Supporting All Learners with Technology

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Introduction

 

 

 

 

Ideas on multiple intelligences have popularized the notion that people learn in different ways. Good teachers have always worked to provide alternatives for students. It's now relatively common to see lesson plans that acknowledge different learning paths. Accommodations and modifications are frequently discussed which make curriculum accessible to different ability levels and language proficiencies. Technology can play an important role in making for the success of all students.

Goals

  • Students will be able to describe at least three different ways that technology can provide access to information for persons with disabilities.
  • Students will be able to describe at least three different ways that technology can support expression of ideas for persons with disabilities.
  • Students will identify at least three different ways that technology can support people learning a second language.

Go to Part 2- Independence and Integration

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Part 2: Independence and Integration

  

 


"Speech recognition systems, electronic communications, personal computers, robots, and artificial intelligence are transforming people's lives."


 

Technology has helped people with disabilities gain greater independence and integration in our society. Speech recognition systems, electronic communications, personal computers, robots, and artificial intelligence are transforming people's lives. The movement toward miniaturization, use of lighter materials, and higher-capacity information processing devices present even greater opportunities for this population in the future. As schools move to mainstream and provide full inclusion environments for persons with disabilities, it is important that teachers are aware of possibilities with "assistive technologies."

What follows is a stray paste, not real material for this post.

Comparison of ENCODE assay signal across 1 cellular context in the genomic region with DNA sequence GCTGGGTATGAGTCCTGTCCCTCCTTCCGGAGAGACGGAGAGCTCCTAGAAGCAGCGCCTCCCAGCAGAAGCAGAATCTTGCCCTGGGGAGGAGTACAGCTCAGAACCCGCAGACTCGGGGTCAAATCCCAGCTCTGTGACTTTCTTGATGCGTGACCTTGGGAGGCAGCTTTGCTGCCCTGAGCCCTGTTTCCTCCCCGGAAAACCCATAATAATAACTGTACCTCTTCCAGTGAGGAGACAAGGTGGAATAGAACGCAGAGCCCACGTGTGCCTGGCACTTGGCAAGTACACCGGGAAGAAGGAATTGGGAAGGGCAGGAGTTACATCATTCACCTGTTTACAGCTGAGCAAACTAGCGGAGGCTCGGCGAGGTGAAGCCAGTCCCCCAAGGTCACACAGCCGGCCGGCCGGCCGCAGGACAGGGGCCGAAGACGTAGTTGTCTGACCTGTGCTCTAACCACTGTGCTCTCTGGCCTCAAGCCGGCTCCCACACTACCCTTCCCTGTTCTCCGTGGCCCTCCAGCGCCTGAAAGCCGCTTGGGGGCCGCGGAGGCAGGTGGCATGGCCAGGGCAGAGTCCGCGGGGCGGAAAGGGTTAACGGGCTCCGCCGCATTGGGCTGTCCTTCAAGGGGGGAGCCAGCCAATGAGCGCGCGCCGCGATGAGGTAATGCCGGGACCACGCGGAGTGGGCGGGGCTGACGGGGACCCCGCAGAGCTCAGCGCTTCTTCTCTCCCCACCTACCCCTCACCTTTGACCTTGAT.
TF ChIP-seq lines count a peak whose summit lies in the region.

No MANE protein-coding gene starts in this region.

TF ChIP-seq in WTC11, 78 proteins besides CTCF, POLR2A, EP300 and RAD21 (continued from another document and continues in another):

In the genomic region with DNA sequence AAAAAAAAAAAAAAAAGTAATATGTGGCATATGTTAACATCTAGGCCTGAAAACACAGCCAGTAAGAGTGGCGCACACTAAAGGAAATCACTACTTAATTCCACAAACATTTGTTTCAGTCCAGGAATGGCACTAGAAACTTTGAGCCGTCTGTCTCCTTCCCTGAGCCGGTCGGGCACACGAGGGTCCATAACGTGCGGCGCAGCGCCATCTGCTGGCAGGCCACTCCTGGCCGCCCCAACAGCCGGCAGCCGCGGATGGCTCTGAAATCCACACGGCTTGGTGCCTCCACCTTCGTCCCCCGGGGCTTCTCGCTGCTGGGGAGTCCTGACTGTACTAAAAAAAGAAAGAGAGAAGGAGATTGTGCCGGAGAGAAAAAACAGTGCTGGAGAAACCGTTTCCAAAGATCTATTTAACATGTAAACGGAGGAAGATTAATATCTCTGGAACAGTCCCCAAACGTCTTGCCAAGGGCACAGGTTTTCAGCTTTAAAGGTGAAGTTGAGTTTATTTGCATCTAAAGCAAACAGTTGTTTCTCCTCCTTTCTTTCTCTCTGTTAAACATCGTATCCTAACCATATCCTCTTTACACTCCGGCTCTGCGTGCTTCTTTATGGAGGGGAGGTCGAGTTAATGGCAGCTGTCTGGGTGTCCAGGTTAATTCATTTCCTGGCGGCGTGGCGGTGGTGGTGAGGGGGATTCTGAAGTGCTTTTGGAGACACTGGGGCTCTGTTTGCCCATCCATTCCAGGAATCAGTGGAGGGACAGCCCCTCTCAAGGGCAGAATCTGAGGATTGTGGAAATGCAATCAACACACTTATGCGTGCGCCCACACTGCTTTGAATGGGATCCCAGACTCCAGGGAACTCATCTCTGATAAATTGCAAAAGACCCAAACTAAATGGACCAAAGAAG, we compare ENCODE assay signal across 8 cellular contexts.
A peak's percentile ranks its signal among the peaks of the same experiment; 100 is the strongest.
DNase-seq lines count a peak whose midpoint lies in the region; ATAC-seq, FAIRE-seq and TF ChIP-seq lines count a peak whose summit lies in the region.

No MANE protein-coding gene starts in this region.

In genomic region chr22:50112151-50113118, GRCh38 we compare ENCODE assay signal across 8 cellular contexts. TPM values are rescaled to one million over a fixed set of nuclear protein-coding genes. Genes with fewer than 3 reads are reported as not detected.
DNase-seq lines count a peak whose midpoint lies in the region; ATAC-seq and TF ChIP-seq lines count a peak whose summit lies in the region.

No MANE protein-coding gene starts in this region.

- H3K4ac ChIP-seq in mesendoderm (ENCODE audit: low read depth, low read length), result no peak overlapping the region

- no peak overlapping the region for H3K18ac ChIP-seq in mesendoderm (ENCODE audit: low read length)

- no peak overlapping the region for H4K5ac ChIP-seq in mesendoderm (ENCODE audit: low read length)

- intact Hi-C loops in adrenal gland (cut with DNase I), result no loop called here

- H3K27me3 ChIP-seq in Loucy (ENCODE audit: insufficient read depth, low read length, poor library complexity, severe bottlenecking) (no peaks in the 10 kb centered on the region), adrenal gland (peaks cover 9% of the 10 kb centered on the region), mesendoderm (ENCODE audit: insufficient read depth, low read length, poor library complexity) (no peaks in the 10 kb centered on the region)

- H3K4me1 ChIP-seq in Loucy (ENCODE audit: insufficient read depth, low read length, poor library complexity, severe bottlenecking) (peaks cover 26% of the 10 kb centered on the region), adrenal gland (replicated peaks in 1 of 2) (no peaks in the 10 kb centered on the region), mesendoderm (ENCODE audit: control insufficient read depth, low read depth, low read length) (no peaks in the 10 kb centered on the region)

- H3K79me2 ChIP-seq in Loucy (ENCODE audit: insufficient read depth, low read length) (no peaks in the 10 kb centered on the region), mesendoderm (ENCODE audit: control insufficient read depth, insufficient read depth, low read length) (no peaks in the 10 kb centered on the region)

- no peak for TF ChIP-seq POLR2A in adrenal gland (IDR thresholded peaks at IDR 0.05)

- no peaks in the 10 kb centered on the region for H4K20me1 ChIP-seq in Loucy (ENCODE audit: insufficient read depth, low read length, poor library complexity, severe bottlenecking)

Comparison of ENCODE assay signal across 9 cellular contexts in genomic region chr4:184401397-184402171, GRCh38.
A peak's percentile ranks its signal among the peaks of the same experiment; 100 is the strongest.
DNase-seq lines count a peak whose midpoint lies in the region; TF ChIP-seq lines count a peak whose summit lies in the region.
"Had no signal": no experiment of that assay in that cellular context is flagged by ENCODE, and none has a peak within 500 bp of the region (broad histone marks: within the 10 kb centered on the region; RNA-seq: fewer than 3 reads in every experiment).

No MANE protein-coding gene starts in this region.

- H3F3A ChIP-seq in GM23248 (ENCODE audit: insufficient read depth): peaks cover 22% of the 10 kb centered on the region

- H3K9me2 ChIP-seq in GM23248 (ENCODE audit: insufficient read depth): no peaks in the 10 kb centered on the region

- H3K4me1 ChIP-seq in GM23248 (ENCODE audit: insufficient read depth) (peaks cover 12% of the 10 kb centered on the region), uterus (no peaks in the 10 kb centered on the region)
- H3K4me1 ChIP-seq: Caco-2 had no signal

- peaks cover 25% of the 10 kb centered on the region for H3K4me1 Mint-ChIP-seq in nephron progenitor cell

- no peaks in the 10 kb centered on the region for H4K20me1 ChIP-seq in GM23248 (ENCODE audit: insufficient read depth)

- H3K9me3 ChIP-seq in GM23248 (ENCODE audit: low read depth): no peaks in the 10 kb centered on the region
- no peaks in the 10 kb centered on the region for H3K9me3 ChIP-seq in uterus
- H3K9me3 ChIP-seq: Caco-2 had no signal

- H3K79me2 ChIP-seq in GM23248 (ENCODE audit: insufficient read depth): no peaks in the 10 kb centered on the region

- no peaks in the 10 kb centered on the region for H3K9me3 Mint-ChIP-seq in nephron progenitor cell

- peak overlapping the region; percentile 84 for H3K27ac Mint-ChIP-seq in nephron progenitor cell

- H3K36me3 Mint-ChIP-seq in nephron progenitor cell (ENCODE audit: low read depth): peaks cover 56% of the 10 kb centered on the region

The George Lucas Educational Foundation devoted their entire Summer 1998 issue of Edutopia to assistive technology. Please read the article titled, "Assistive Technology Success Stories," by Yuri Wellington to learn more about possibilities with assistive technology.

Assistive Technology Success Stories by Yuri Wellington
from the Summer 1998 isssue of Edutopia
Newsletter of the George Lucas Educational Foundation

 

As teachers plan ways that they can increase student independence and create classrooms that support differentiated instruction, assistive technology becomes a vital resource. The table below provides ideas on student needs and potential assistive technology solutions.

Area of Need

Indications

Potential Uses of Technology

Auditory Processing Difficulty

difficulty following oral directions; barriers understanding lectures and direct oral instruction

Pen and paper

Computer aided note taking

Tape Recorder-

student, peer tutor or instructional assistant records assignment directions and key parts of lectures for replay at a later time

Sound Field Systems

similar to a public address system, these setups amplify the teachers voice allowing learners to focus on "who has the microphone"

Reads at Lower than Expected Level

difficulty reading assigned materials

Predictable Books

 

Changes in text size, spacing, color, background

 

Use of pictures/symbols with text

 

Single Word Scanners

 

Tape Recorder-

use of books on tape

written materials are recorded for student to listen to

Talking Word Processor-